Chegg offers $1,000 annually (minus taxes) towards employees’ student loan debt.
ChowNow, a restaurant marketing startup, announced in 2015 that they would start a student loan match program for full-time employees with a maximum contribution of $500 per year (minus taxes), with plans to increase the contribution to $1,000 per year.
CommonBond is a company that helps people refinance their student loans, so it should come as no surprise that it is also a company that offers jobs that pay student loans.
As of 2015, CommonBond started offering up to $100 per month towards its employees’ student loans for a maximum of $1,200 per year. Employees never get maxed out on this benefit until their student loans are paid off or they leave the company.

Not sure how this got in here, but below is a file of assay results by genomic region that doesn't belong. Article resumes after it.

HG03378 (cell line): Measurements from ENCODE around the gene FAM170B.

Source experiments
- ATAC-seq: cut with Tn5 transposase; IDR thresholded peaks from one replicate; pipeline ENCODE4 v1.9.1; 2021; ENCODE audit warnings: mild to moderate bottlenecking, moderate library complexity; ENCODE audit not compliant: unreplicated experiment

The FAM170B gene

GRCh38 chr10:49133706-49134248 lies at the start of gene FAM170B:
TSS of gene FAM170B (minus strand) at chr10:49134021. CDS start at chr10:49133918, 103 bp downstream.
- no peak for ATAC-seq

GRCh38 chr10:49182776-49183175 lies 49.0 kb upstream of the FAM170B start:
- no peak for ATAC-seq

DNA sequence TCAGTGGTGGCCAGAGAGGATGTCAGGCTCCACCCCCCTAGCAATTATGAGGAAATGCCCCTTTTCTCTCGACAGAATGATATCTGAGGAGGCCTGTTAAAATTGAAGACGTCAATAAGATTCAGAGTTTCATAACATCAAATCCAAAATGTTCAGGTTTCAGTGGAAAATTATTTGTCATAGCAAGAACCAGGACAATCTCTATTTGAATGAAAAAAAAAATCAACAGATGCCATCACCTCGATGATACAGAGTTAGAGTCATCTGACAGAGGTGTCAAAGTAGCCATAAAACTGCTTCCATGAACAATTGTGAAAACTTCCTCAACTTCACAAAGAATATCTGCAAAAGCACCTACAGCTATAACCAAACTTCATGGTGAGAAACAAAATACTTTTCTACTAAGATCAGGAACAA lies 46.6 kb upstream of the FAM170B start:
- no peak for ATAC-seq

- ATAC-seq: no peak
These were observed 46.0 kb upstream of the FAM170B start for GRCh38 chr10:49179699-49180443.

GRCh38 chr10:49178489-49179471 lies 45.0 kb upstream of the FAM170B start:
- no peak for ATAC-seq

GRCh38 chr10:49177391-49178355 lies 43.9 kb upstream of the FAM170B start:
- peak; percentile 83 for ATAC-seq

Dave Carter, Director of Business Development at CommonBond, is set to pay off his student loans almost one year earlier than planned thanks to this benefit. Here’s more on how it’s worked for him:
“Receiving this benefit has a tremendous effect on my overall stress levels and allows me to focus more on the task at hand – helping others with their loans!”
What’s more, Carter talks about how his loyalty to the company has grown because of it:
“Receiving student loan repayment benefits makes me more likely to stay at CommonBond, not only for the monetary reasons – which are great – but also because the company recognizes and is addressing a major financial issue in my life.”
5. Connelly Partners